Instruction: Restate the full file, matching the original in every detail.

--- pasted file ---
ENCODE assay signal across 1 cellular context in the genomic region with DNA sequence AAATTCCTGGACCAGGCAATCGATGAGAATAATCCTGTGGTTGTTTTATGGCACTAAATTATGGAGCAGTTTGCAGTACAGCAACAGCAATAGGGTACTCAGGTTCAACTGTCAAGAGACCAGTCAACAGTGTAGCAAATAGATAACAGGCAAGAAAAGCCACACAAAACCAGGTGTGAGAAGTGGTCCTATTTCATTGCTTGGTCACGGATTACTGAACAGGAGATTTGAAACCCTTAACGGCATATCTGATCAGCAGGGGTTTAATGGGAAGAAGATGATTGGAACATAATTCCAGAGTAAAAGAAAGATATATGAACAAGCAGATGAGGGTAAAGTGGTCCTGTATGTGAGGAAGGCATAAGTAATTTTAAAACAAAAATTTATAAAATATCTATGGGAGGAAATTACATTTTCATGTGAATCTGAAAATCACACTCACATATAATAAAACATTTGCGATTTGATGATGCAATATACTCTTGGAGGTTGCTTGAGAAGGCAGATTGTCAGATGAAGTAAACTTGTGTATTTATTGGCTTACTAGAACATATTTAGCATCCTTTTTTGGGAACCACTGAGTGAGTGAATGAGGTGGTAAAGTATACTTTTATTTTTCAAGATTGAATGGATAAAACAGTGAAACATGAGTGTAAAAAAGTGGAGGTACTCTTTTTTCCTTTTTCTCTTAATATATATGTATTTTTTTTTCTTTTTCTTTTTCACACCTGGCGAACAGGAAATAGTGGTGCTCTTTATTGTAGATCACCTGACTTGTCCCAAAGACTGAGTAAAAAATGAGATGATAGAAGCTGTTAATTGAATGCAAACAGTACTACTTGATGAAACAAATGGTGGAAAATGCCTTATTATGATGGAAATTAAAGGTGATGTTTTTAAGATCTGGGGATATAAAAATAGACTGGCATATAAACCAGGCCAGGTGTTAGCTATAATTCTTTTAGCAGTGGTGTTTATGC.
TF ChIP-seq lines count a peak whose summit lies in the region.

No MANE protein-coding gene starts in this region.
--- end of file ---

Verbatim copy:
ENCODE assay signal across 1 cellular context in the genomic region with DNA sequence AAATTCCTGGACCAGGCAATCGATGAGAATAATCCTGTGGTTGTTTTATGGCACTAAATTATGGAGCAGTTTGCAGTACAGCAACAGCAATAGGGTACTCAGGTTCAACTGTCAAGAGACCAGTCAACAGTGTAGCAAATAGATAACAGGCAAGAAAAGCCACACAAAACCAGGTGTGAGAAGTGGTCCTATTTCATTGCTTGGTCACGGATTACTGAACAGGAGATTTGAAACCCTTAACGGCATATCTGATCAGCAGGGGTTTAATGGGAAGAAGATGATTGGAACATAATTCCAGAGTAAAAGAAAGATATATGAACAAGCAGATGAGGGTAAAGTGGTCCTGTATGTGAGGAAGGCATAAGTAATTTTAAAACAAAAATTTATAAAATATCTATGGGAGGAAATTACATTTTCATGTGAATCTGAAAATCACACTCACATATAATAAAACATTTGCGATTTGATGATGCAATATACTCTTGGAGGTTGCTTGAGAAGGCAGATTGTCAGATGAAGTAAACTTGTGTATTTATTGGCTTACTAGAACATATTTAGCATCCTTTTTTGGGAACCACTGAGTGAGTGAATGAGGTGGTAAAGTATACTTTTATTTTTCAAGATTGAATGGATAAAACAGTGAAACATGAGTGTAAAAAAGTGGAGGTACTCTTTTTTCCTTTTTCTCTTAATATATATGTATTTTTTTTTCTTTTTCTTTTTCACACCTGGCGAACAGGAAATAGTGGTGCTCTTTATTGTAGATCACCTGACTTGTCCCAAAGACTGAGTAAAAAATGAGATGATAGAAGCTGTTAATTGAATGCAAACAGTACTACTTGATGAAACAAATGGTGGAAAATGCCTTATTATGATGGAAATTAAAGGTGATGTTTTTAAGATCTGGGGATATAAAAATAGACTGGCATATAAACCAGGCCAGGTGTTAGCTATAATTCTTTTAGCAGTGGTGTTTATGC.
TF ChIP-seq lines count a peak whose summit lies in the region.

No MANE protein-coding gene starts in this region.